Washington, D.C., officials are so desperate for more solutions to the city’s parking and traffic problems that they are considering recruiting citizens to help enforce the rules of the road, the Washington Post reports.
A proposal before the D.C. Council would allow up to 80 citizens, 10 in each ward, to issue tickets to vehicles parked where they aren’t allowed — blocking crosswalks, in bike lanes, in front of bus stops. They would be the city’s eyes and ears in neighborhoods, spotting parking violators, documenting infractions with photos, and issuing citations. Council member Charles Allen (D-Ward 6) calls them citizen enforcers.
The concept has been tried in other U.S. cities, where officials say it helps beef up enforcement while allowing police to focus on more serious crime.
Critics say “citizen cops” are a recipe for disaster. They say the plan could put citizens at risk of confrontations, increase favoritism and discrimination in traffic crackdowns and hurt the impartiality associated with traffic enforcement.
Allen hopes the Citizen Safety Enforcement program could be a resource to reduce road behaviors that put people’s lives at risk. The intent of the pilot program is to improve road safety. Allen said there were 37 traffic fatalities last year and 12 so far this year. About half the victims are pedestrians or bicyclists.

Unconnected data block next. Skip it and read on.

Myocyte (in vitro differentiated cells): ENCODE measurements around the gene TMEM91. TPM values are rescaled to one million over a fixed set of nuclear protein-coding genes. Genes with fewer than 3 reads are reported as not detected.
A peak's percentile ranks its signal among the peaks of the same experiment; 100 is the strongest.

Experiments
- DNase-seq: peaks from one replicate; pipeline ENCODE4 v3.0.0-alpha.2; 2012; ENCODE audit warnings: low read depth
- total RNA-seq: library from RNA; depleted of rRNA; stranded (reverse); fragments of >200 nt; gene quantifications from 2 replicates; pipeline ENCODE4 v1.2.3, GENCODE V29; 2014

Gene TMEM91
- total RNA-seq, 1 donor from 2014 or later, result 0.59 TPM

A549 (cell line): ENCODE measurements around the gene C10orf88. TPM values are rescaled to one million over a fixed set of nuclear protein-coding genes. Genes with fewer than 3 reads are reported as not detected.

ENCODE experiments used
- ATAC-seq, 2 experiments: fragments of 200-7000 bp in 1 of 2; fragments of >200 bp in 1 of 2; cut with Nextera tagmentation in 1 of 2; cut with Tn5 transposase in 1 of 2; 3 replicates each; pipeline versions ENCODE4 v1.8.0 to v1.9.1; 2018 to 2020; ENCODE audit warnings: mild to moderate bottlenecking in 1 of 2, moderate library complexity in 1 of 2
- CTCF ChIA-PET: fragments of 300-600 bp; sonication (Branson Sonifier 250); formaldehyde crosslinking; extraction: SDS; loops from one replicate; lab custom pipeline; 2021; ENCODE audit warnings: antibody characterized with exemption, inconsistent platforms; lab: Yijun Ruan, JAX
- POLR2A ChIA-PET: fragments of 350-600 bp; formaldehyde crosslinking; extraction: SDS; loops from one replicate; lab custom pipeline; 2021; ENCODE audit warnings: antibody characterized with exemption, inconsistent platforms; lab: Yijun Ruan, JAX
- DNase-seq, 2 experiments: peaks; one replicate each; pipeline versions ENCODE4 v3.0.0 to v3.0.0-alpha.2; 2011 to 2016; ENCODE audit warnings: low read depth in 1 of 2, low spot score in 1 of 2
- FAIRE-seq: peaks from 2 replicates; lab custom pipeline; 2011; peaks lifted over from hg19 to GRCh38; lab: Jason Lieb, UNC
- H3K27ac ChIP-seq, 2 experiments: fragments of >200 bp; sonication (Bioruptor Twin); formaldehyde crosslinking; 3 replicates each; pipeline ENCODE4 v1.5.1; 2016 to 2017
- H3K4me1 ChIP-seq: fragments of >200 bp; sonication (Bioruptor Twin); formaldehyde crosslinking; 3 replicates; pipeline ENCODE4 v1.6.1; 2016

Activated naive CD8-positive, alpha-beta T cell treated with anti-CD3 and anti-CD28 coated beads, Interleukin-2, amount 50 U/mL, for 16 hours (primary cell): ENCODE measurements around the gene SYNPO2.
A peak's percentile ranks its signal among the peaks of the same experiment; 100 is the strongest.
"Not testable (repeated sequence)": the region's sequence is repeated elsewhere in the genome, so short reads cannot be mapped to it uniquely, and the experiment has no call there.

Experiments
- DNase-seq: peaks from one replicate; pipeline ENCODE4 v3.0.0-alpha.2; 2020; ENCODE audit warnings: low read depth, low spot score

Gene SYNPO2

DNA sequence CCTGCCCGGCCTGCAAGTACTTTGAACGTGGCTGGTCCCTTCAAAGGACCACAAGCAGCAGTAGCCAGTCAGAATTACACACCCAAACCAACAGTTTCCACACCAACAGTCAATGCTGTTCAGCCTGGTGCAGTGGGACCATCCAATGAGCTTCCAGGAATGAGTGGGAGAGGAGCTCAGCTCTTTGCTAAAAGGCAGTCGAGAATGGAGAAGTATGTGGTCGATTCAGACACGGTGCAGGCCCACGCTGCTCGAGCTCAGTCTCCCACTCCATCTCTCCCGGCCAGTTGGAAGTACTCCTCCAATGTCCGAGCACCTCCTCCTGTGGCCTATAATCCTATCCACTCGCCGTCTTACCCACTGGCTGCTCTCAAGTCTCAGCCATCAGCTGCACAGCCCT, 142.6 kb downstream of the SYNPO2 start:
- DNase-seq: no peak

Other cities have or are experimenting with the idea of paying citizens to rat out traffic violators. New York last year created a reward program for residents to report idling vehicles, providing a platform where they can file complaints along with photos and video evidence of offenders.
Near the Los Angeles area, Volunteers on Patrol in Malibu trains residents to enforce parking regulations, issue parking citations, and help with traffic control and emergency response. Last year, 18 volunteers contributed 7,516 patrol hours and wrote 9,140 tickets.
Additional Reading: How to Find the Cops America Needs